Dark horses

Headed to Moncton, Gilles and Poirier are in the enviable position of not having to worry about what comes next. Their job is to try to stake a claim on a podium spot that will put them in good standing for next season. This is not without its challenges, given that the team has only been skating together since July.

Still, Poirier sees unison as one of their strengths.

"I think we have a lot of underlying traits that are similar," he says.

Coach Jon Lane agrees.

"They skate the same. When you watch them, even from the first day, they actually skate the same. You can't teach that. It's God's gift. If you can get a team that skates the same, even before they start working together, they are lucky to have found each other."

Gilles is eager to get to her first Canadian nationals after winning both the Central Ontario Sectional and Challenge qualifying events.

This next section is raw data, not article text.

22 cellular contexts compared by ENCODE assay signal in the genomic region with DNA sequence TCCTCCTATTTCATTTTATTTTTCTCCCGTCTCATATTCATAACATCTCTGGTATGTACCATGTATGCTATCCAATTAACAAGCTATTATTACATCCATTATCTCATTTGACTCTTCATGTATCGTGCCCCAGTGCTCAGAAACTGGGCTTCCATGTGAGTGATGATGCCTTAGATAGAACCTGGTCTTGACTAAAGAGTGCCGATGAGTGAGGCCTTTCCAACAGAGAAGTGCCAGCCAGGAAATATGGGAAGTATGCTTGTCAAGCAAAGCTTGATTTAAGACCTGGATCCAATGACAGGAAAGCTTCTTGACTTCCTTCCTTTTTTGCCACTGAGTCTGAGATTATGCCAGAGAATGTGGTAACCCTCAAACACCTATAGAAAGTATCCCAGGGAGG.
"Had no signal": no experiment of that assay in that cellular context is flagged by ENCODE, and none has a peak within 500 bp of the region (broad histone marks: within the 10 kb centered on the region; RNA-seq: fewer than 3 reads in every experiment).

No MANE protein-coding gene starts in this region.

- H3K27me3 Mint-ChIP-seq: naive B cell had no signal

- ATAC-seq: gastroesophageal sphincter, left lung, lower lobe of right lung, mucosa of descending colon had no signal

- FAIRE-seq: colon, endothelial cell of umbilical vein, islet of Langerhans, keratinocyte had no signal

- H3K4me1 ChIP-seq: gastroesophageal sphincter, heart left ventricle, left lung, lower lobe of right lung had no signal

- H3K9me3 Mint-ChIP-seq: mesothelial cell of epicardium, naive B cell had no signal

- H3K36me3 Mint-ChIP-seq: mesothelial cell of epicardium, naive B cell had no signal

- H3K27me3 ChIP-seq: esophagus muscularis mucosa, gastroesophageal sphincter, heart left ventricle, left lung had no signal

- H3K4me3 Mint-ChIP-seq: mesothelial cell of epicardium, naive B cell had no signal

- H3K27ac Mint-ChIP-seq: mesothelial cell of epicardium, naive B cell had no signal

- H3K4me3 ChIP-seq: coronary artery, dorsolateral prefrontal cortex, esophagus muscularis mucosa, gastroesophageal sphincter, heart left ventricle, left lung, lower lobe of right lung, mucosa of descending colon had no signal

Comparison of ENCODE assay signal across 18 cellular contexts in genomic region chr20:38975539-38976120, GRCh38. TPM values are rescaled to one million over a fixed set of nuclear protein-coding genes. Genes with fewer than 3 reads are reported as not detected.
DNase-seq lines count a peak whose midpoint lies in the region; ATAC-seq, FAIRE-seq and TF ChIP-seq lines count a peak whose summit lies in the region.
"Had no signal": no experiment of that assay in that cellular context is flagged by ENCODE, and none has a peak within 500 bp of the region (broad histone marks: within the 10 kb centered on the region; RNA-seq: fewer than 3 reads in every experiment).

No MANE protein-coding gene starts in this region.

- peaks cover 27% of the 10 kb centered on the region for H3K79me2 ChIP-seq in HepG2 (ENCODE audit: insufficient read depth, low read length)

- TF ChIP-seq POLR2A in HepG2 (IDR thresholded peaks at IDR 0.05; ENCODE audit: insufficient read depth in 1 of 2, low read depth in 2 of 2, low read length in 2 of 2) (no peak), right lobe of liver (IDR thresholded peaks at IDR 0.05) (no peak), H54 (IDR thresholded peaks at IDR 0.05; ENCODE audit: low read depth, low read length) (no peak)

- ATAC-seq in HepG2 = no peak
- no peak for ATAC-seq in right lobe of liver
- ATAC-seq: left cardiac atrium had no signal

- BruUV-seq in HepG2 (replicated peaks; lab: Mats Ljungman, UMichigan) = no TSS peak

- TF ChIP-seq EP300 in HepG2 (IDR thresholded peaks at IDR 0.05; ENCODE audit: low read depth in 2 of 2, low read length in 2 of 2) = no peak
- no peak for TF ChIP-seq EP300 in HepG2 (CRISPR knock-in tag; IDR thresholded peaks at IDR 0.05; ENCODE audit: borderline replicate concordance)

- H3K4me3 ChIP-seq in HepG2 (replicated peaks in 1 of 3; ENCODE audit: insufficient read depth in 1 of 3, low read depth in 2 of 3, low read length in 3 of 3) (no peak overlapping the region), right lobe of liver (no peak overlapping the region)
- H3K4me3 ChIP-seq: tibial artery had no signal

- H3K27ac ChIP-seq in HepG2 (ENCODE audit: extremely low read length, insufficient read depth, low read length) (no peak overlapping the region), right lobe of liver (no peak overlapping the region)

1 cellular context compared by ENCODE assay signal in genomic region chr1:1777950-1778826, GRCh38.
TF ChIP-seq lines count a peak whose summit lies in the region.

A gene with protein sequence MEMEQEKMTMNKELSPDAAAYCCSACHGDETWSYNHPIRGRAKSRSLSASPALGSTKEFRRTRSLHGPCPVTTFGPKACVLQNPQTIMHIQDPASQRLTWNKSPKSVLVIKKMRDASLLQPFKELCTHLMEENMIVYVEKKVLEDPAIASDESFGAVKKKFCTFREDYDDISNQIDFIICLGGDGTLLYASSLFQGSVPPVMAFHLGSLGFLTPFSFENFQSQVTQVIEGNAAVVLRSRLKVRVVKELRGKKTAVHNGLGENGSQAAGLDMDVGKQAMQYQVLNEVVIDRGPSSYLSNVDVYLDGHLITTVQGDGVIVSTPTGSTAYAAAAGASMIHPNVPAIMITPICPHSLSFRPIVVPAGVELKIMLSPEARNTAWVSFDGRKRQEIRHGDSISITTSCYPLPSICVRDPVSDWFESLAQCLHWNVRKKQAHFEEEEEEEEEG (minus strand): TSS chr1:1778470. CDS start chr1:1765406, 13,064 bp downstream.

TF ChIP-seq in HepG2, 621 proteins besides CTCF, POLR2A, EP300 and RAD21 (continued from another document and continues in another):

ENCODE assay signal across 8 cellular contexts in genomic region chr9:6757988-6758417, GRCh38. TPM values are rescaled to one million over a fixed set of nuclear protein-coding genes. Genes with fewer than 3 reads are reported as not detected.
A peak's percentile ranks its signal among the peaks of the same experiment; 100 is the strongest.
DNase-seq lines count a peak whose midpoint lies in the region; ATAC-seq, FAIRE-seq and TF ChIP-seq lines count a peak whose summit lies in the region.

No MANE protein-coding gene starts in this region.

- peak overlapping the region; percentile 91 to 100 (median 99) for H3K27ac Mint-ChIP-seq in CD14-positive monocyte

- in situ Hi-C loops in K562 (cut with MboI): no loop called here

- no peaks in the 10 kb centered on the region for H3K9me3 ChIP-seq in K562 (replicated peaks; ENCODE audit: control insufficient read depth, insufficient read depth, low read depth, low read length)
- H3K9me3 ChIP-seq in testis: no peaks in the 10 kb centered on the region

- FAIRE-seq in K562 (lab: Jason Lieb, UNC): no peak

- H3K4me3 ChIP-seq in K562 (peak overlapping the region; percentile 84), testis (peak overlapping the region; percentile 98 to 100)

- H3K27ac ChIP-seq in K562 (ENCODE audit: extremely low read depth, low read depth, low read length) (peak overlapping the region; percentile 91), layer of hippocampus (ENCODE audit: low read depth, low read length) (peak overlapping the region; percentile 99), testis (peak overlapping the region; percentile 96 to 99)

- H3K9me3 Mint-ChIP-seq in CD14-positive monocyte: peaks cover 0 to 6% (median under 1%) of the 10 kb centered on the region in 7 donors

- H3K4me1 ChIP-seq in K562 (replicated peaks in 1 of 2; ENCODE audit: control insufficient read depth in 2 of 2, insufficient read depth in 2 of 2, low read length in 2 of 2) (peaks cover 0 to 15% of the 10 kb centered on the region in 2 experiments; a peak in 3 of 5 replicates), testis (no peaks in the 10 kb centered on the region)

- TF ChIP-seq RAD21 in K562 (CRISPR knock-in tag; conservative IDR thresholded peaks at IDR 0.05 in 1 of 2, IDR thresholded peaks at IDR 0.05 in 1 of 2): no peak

"I want to get out there and show everyone how hard we have worked," she says. "Our main focus is on the program we're skating at the time and making a big impact."

Poirier points out that competing with a different partner, after 10 years with Crone, isn't as easy as one would think.

"I can tell you right now, when we competed for the first time at Octoberfest, I cannot even tell you how I felt," he says.

"Not knowing how it was going to be with Piper was strange. Things in competition felt more certain with Vanessa, we knew how each other would react. With a new partnership, you are throwing yourself into mid-air almost. I have to say, though, that through that experience and since, my doubts in myself and the partnership started to dissipate."

Poirier should feel confident, as this team is already showing that they're contenders, even if he's still not convinced.

"I feel like we're dark horses," he says. "We haven't competed yet against anyone on the national team. We don't know where we will be slotted."

Perhaps coach Carol Lane sums it up best.

"This is a learning year for both of them. Where they [place] is where they [place]. The important thing is to skate well.

"They have nothing to lose this year."